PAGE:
Families and Doctors Challenge Alabama’s Transgender Treatment Ban

MONTGOMERY, Ala. – Families with transgender teens sued the state of Alabama in federal court on Monday to strike down a law that makes it a crime for doctors to treat trans youth under 19 with puberty blockers or hormones to help assert their gender identity.

The two lawsuits — one on behalf of two families and the other on behalf of two families and the doctors who treat their children — pose legal challenges to legislation signed into law by Republican Gov. Kay Ivey on Friday.

“Transgender youth are part of Alabama, and they deserve the same privacy, access to treatment, and data-driven health care from qualified medical professionals as any other Alabamian.” , said Tish Gotell Faulks, legal director of the American Civil Liberties Union of Alabama. , said in a statement. Faulks added that lawmakers are using children as “political pawns for their re-election campaigns.” Ivey and lawmakers face primaries next month.

Unless blocked by court, Alabama’s law will go into effect May 8, making it a crime for a doctor to prescribe puberty blockers or hormones to help with any person’s gender transition under 19 years old. prison. It also bans gender transition surgeries, though doctors have told lawmakers these are not performed on minors in Alabama.

“The level of legislative override in the practice of medicine is unprecedented. And never before has legislative override entered pediatric examining rooms to drown out the voice of parents in medical decision-making between a parent, her pediatrician and her child,” said Dr. Morissa Ladinsky. , a medical provider and a plaintiff in one of the lawsuits, told The Associated Press in an interview.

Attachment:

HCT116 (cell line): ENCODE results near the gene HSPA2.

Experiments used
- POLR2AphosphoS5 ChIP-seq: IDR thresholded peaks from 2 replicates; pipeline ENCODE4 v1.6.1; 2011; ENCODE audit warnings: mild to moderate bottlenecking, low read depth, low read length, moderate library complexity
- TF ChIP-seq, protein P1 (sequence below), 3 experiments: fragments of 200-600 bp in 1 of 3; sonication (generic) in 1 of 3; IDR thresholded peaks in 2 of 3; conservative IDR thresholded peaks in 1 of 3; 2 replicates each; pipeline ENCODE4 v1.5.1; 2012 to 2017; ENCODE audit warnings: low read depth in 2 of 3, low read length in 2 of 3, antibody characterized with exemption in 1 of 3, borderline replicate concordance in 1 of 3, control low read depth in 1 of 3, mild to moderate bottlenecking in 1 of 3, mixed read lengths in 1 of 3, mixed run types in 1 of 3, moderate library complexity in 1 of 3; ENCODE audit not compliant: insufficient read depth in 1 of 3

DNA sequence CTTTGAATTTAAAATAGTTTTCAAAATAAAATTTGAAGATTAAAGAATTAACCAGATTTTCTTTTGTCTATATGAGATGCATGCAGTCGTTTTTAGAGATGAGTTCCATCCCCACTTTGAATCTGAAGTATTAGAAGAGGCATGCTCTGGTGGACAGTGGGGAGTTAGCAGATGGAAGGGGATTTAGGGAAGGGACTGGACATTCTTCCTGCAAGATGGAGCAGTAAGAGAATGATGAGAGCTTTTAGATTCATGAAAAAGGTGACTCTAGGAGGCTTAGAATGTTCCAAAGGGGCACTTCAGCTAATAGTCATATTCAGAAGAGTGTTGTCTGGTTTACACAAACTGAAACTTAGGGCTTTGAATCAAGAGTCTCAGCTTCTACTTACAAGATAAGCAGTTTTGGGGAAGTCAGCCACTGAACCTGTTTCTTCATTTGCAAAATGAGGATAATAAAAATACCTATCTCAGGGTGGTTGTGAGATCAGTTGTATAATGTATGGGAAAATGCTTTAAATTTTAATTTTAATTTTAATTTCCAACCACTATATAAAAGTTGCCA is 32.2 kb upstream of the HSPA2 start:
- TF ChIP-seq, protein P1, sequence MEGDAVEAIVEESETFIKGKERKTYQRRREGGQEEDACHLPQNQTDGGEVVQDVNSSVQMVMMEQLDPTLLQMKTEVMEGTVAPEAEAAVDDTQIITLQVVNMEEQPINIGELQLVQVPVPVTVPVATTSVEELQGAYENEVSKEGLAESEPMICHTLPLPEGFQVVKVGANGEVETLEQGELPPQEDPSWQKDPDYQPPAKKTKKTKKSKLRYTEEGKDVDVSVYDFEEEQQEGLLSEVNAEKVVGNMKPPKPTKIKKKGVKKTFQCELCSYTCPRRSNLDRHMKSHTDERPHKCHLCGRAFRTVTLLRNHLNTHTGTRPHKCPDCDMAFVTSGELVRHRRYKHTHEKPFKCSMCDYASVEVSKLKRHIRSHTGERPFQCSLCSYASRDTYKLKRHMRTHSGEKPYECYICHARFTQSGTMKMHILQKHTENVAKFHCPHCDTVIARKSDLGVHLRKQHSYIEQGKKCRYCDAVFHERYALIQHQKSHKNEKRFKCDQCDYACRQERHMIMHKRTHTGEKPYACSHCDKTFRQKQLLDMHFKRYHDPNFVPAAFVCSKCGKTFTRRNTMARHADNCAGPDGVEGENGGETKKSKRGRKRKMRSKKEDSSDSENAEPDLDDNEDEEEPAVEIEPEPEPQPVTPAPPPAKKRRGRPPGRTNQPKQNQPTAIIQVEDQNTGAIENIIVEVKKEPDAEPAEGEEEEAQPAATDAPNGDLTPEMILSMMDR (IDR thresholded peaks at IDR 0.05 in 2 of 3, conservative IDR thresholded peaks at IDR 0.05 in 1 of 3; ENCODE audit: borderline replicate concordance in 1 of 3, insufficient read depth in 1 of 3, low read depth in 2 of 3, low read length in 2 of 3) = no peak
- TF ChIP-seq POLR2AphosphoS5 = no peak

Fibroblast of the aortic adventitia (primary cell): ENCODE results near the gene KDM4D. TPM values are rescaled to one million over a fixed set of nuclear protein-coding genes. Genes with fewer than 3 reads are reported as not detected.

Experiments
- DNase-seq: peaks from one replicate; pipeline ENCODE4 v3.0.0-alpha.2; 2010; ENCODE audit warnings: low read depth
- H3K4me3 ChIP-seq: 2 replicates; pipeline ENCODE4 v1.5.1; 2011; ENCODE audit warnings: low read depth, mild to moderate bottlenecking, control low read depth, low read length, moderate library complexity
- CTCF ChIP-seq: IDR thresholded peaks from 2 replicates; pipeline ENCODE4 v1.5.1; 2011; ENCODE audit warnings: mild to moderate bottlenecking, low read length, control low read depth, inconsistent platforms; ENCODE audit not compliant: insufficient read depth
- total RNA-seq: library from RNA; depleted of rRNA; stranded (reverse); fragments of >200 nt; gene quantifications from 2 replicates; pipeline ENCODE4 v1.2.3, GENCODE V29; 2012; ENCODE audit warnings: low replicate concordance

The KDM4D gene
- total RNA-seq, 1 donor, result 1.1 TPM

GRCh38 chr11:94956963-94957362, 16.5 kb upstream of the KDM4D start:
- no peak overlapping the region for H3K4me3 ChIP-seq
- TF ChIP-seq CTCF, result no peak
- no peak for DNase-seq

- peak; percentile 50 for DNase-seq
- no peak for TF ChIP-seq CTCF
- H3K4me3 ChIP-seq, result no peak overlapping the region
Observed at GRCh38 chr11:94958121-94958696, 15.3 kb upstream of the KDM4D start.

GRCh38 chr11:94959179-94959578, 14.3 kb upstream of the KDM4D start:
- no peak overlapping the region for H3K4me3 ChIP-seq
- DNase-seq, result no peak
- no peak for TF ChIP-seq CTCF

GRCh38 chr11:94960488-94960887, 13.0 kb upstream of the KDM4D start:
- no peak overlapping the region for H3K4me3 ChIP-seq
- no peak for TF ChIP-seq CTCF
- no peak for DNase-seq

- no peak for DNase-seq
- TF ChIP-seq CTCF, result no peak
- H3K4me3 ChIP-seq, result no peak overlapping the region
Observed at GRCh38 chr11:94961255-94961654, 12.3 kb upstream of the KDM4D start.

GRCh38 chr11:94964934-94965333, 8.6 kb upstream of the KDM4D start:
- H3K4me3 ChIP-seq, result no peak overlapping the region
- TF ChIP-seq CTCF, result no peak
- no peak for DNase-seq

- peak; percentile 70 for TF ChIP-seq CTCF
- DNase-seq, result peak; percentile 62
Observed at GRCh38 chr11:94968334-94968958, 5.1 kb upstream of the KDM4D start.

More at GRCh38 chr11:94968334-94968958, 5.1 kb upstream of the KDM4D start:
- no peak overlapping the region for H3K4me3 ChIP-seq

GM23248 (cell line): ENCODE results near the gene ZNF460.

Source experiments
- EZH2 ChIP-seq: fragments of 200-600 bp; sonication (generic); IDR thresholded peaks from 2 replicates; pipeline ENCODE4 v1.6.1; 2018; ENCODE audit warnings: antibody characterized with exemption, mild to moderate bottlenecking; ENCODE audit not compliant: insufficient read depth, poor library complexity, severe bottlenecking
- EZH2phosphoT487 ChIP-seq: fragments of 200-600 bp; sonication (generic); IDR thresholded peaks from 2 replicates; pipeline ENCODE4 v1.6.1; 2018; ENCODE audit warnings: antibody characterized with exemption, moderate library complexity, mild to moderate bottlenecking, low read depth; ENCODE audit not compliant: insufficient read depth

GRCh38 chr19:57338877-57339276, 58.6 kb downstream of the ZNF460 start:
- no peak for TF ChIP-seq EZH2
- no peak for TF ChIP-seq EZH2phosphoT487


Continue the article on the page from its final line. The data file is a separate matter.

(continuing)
Ivey signed the legislation Friday, a day after it was approved by the Alabama legislature. During a campaign stop on Monday, the governor cited religion when asked about her decision to sign the legislation.

“If the good Lord made you a boy at birth, then you are a boy. If the good Lord made you a girl at birth, then you are a girl,” she said. “We should especially focus our efforts on helping these young people grow into healthy adults, as God intended, rather than self-induced medical responders.”

When asked if the law would survive a legal challenge, she replied, “We’ll wait and see.”

Both lawsuits were filed by advocacy groups on behalf of families with transgender children, as well as two medical providers. The children were not identified in the lawsuits due to their age,

“I know I’m a girl and always have been,” one of the 15-year-old plaintiffs said in a statement provided by the American Civil Liberties Union of Alabama. “Before I even learned the word ‘transgender’ or met other trans people, I knew myself.”

In one of the lawsuits, the parents described their fears that their transgender daughter, referred to as ‘Mary Roe’ in the lawsuit, could harm herself or attempt suicide if she loses access to the puberty blockers she has started taking last year. “For Mary to be forced through male puberty would be devastating; it would predictably result in her experiencing isolation, depression, anxiety, and distress,” the lawsuit states.

Similar measures have been pushed in other states, but Alabama’s legislation is the first to impose criminal penalties on doctors.

In Texas, Republican Gov. Greg Abbott has ordered the state’s child welfare agency to investigate reports of childcare abuse confirming the gender of children. And a law in Arkansas prohibits gender-affirming drugs. However, this law was blocked by a court.

Ivey also signed a separate measure that requires students to use bathrooms that match their original birth certificates and prohibits teaching about gender and sexual identity in kindergarten through fifth grade.

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